M.I.A. has always represented, to me, the best of what hiphop that exists outside of black diasporic cultures can be. The British-Sri Lankan rapper, best known for her viral hit “Paper Planes,” burst onto the international stage in the early '00s. Drawing inspiration from sounds and instruments from across the world, she never shies away from putting political messages in her songs, covering issues from unregulated gun markets in Liberia to women’s rights to drive in Saudi Arabia. This results in a strange urge to dance your fucking face off while also wanting to open and read any book about politics in developing nations. And it often gets her in trouble.
MATANGI/MAYA/M.I.A., Steve Loveridge's long-awaited documentary on M.I.A., charts the controversial artist's “rise” from living on a council estate in London to dominating the international music stage to becoming a maligned political figure in pop culture. The documentary skirts around some of M.I.A.'s unsubstantiated remarks—like when asked what she thought of Beyonce giving the Black Power salute at the 2016 Super Bowl she responded, “Is Beyonce or Kendrick Lamar going to say Muslim Lives Matter?” As if black Muslims don’t exist, foolishly falling for the belief that when we say “Black Lives Matter” we’re also saying everyone else’s lives don't. But as a black fan of literally anything will tell you, we’re all well prepared for our non-black faves to, at some point, say something shitty and uninformed about the black community. And Loveridge's film is perhaps the best look we have into M.I.A.'s life, which is something to celebrate.
As the daughter of one of the founding members of the Sri Lankan guerrilla group the Tamil Tigers, M.I.A., born Matangi “Maya” Arulpragasam, and her family fled Sri Lanka in the mid-80s, going to the United Kingdom as political refugees while her father remained behind. The film's title tries to tie together all parts of Arulpragasam's identity: Matangi, the potential soldier in Sri Lanka; Maya, the talented art student in London; M.I.A., the world-famous rapper that’s not afraid to flip off Middle America. The film makes a compelling case for the existence of all three women, pushing against the idea M.I.A. embodies only one experience, one identity.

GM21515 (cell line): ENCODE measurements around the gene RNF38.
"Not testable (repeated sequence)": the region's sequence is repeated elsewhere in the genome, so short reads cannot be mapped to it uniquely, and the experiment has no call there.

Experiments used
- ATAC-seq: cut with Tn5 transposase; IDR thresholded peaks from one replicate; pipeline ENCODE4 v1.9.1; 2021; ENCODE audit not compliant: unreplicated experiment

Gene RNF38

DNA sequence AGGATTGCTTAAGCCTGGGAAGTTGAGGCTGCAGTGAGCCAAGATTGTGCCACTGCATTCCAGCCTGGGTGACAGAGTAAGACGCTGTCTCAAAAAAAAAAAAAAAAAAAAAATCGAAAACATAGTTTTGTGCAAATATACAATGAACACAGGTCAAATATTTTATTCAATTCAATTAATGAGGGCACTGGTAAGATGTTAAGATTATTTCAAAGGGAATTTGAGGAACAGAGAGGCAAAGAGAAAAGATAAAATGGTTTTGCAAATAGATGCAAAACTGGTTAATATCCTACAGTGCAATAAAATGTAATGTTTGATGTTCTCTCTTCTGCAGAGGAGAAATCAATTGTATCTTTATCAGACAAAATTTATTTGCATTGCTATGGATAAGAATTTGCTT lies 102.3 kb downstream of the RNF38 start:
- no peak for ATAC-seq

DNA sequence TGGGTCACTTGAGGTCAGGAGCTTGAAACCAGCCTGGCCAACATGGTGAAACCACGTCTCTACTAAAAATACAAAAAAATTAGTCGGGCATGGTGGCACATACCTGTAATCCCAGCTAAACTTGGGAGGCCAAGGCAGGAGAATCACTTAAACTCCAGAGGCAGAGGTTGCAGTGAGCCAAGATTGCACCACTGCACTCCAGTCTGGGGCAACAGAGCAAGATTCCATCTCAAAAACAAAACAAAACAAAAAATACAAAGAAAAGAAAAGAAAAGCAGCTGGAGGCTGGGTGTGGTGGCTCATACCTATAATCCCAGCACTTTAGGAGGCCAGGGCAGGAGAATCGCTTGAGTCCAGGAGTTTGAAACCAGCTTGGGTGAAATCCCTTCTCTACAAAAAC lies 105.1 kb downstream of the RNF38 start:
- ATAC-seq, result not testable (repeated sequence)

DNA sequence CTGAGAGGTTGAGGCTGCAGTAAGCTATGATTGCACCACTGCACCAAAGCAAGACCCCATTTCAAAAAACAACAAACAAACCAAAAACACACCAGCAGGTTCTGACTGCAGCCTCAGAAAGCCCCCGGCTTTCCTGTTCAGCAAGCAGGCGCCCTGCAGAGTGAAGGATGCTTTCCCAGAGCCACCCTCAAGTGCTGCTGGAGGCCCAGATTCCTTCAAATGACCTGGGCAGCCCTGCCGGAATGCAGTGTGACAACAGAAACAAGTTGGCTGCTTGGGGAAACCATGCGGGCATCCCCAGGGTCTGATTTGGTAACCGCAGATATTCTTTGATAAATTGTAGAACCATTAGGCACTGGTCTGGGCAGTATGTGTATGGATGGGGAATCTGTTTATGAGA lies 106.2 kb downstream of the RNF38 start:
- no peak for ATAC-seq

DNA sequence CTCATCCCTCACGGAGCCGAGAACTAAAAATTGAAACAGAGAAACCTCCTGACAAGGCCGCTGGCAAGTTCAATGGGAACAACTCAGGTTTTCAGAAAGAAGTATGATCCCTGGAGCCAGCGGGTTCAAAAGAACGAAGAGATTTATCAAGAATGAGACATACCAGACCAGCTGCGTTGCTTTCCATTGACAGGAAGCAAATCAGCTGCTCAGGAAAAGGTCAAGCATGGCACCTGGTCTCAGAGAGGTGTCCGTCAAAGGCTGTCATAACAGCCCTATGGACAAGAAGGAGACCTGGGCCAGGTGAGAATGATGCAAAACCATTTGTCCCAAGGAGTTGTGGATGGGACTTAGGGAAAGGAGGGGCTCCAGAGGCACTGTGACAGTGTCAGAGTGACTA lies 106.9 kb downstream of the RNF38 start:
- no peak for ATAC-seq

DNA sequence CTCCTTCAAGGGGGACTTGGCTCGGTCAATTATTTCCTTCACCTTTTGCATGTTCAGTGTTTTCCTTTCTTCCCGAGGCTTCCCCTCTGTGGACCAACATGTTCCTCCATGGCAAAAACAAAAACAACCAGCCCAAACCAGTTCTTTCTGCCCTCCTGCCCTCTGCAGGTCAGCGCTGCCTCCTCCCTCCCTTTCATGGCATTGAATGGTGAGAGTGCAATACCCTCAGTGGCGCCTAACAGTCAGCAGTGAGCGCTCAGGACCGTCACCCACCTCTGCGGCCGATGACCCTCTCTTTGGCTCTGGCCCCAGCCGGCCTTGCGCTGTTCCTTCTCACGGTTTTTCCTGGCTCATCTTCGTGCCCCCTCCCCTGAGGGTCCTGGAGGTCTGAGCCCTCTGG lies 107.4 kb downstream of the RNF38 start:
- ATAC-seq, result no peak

Relying on a mixture of media footage and extensive home videos that she shot herself over the past 20 years, it’s clear that the rapper struggles to reconcile her expansive and contradictory history. In a voiceover, she tells us, “As a first generation person, I’ve lived through a war, came as a refugee, that is now a pop star: what are the goalposts? It’s amazing that in one lifetime you have to come and figure out so many things, but I’ve made it all fit together.”
The story careens between delving to Arulpragasam’s pre-fame past and exposing the ways in which she was treated unfairly by the media—whether accusing her of supporting terrorism, making a big deal about her eating truffle fries, or condemning her over a two-second gesture at the Super Bowl. Arulpragasam doesn’t come off as self-righteous or a poser, but completely substantiated in her claims, using her platform to do what she could. She recognized the importance of being the first Tamil to be given significant international media exposure and it’s completely frustrating to watch her not be taken seriously.
If the documentary is unsatisfying, it’s because it gives us no definite answers about identity, about a reconciliation of self, about how to live in this world as many contradictions, belonging everywhere and nowhere. While watching it, my mind did dwell on that Sarah Miller article that’s been floating around the internet this week, about how not following your artist instinct can lead you to a spiritual death of sorts. Arulpragasam expresses as much in the film, saying that if she shuts up about being a refugee, an immigrant, a citizen of the world, “I would have to become a drug addict and overdose or meet a very bad ending to the story because that’s what happens when you don’t express the shit you need to express.”
There was really no precedent for her arrival on the global music stage. MATANGI/MAYA/M.I.A. explores what happens when a pop star embraces the complexity of what it means to be a person, a woman, an immigrant, a mother, a refugee, an outsider that the world just isn’t quite ready for.